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Year : 2017  |  Volume : 61  |  Issue : 10  |  Page : 843-845  

Changes in respiratory mechanics during extraperitoneal insufflation in inguinal hernia surgery


1 Department of Anaesthesiology, Pain and Perioperative Medicine, Sir Ganga Ram Hospital, New Delhi, India
2 Department of Surgery, Sir Ganga Ram Hospital, New Delhi, India

Date of Web Publication12-Oct-2017

Correspondence Address:
Alok Kumar
Department of Anaesthesiology, Pain and Perioperative Medicine, Sir Ganga Ram Hospital, New Delhi - 110 060
India
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Source of Support: None, Conflict of Interest: None


DOI: 10.4103/ija.IJA_139_17

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How to cite this article:
Sharma B, Kumar A, Sethi N, Sood J, Malhotra S, Sarangi R. Changes in respiratory mechanics during extraperitoneal insufflation in inguinal hernia surgery. Indian J Anaesth 2017;61:843-5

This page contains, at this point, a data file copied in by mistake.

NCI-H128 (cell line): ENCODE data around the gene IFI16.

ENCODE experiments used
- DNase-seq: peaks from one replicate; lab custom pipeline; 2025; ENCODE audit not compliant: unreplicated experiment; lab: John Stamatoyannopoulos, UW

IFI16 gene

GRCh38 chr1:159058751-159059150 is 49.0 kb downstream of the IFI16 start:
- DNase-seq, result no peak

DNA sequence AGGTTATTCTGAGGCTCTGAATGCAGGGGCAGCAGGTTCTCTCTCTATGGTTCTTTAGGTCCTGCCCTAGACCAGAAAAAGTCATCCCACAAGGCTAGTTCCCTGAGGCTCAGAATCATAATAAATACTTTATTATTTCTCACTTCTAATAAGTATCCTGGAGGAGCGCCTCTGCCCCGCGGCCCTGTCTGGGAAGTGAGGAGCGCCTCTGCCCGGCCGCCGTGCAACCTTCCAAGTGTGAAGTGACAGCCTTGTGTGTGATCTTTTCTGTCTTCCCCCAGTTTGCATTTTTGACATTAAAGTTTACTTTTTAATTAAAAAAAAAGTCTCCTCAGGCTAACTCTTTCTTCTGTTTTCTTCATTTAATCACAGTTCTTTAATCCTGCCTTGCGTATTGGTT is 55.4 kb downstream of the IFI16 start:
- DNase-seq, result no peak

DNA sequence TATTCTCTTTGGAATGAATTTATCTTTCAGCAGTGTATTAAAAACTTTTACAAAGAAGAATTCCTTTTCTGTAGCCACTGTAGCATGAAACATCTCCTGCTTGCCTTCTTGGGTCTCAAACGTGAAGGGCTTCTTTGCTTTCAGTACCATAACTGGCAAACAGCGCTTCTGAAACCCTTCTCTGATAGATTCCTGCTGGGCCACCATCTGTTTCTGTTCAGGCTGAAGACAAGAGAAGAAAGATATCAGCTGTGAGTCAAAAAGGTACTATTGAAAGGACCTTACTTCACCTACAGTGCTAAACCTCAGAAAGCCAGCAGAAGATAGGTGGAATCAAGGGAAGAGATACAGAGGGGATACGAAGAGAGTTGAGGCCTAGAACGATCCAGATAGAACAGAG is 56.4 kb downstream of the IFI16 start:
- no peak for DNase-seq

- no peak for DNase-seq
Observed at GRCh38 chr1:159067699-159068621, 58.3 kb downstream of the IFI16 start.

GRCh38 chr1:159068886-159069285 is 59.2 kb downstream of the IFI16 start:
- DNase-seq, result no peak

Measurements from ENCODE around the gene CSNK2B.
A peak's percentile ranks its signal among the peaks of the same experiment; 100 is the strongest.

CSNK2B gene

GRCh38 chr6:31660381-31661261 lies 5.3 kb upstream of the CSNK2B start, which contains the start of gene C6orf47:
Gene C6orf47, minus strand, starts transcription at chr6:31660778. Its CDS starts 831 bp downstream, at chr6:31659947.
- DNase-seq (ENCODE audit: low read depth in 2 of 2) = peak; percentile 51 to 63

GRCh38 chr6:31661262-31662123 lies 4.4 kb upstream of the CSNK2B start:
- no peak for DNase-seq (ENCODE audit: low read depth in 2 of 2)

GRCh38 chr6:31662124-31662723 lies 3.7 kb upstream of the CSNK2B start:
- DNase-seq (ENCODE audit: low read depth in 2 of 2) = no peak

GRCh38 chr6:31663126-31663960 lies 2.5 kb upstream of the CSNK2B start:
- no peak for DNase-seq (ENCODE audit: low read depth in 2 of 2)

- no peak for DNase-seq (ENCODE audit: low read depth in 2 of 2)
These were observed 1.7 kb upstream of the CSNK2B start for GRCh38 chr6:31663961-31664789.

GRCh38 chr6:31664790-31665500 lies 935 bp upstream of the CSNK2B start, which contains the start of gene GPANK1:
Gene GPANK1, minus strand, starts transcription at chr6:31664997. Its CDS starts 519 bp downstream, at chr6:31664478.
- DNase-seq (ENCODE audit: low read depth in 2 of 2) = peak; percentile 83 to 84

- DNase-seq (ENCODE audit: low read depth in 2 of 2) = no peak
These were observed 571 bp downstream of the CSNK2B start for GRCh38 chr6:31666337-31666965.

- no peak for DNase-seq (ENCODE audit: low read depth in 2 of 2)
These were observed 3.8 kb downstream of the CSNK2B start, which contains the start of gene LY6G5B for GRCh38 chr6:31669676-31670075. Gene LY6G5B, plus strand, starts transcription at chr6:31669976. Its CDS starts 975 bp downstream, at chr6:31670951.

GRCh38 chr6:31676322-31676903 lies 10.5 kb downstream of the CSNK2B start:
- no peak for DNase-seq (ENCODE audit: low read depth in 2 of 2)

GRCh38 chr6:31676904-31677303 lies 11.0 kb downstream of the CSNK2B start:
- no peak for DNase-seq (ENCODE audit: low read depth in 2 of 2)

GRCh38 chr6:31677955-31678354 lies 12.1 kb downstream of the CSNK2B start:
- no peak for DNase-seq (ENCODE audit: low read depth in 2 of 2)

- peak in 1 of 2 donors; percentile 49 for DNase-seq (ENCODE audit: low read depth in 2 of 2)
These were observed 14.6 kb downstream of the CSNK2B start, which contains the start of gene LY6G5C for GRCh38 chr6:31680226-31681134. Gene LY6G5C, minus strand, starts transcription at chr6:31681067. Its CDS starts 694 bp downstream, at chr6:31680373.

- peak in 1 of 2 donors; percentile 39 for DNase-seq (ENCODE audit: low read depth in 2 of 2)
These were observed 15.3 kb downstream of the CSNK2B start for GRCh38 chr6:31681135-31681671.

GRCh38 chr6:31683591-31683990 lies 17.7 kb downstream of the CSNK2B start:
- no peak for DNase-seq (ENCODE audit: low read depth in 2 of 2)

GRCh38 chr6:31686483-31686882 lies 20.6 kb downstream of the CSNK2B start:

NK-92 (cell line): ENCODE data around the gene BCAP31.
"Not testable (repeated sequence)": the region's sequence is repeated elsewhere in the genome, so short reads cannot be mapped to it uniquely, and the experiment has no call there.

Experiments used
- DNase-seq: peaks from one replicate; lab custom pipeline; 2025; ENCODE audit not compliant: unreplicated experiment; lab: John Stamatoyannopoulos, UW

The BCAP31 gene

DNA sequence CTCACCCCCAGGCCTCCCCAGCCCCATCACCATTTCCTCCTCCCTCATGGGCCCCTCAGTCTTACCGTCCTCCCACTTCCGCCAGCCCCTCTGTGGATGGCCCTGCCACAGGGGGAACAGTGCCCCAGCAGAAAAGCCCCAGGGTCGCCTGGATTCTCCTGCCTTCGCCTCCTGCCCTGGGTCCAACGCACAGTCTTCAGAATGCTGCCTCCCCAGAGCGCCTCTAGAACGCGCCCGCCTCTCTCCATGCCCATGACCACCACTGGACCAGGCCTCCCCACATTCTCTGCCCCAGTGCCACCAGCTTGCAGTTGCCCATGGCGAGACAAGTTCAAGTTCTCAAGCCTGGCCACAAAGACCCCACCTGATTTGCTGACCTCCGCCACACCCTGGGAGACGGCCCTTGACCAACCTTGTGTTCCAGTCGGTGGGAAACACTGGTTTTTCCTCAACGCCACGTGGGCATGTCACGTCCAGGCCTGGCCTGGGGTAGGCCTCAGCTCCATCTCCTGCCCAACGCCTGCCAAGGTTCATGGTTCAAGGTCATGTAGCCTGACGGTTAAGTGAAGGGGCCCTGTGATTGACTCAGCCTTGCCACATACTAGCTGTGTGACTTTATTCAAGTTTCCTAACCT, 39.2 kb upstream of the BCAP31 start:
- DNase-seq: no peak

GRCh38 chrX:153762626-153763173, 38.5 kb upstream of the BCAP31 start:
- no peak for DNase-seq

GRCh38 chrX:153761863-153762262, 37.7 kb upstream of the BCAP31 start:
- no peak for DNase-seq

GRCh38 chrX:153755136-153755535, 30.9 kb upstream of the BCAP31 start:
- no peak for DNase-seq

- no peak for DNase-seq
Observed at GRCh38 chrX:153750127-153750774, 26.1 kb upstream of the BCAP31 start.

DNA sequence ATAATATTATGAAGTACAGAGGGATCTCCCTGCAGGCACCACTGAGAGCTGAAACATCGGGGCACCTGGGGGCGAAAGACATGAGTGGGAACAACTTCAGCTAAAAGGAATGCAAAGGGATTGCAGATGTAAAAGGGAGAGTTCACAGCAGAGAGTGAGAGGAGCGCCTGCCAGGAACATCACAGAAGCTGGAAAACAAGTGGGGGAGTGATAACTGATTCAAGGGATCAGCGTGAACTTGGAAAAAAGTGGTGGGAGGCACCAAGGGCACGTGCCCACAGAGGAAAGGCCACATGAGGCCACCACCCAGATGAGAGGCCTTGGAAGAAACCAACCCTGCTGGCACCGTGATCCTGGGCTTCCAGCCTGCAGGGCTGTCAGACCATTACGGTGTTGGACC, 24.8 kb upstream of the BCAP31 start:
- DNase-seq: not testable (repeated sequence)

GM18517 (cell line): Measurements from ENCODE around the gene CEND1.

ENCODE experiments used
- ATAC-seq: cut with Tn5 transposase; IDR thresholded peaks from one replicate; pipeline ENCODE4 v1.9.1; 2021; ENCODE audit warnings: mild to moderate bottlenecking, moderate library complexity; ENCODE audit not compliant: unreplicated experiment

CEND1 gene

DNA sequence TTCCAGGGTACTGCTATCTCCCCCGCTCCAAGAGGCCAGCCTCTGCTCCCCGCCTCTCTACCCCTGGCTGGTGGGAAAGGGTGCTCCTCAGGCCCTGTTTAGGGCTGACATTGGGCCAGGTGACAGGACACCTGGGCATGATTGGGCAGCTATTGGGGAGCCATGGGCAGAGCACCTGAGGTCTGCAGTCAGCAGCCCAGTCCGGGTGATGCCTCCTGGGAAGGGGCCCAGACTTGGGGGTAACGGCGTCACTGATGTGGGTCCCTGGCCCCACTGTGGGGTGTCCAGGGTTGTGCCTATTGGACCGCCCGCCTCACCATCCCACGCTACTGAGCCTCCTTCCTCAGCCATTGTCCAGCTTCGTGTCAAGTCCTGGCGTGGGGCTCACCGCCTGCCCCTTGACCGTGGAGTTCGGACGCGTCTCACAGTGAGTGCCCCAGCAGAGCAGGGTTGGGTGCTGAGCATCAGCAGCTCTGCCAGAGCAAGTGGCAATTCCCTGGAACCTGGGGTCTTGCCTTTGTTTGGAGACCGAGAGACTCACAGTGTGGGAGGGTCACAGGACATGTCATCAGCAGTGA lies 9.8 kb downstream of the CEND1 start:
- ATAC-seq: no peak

How to cite this URL:
Sharma B, Kumar A, Sethi N, Sood J, Malhotra S, Sarangi R. Changes in respiratory mechanics during extraperitoneal insufflation in inguinal hernia surgery. Indian J Anaesth [serial online] 2017 [cited 2020 Dec 1];61:843-5. Available from: https://www.ijaweb.org/text.asp?2017/61/10/843/216659




   Introduction Top


Most laparoscopic surgeries involve intraperitoneal insufflation gas in the abdominal cavity, while the extraperitoneal approach is commonly used for various laparoscopic procedures such as inguinal hernia repair, prostatectomy and varicocelectomy.[1]

The adverse respiratory and cardiovascular changes seen during intraperitoneal insufflation have been extensively studied.[2],[3],[4],[5] There are several reports on the haemodynamic effects of extraperitoneal insufflation, but there is sparse data to evaluate the effect of extraperitoneal insufflation on changes in respiratory mechanics.[1],[6]


   Methods Top


After institutional ethics committee approval and written informed consent from the patients, 100 male patients, belonging to the American Society of Anesthesiologists Physical Status I and II in the age group of 18–75 years (body mass index <30 kg/m 2) undergoing TEP were included in this prospective cohort study.

After arrival in the operation theatre, intravenous access was obtained. Monitoring included noninvasive blood pressure, electrocardiogram, oxygen saturation, end-tidal CO2 (EtCO2) and neuromuscular monitoring.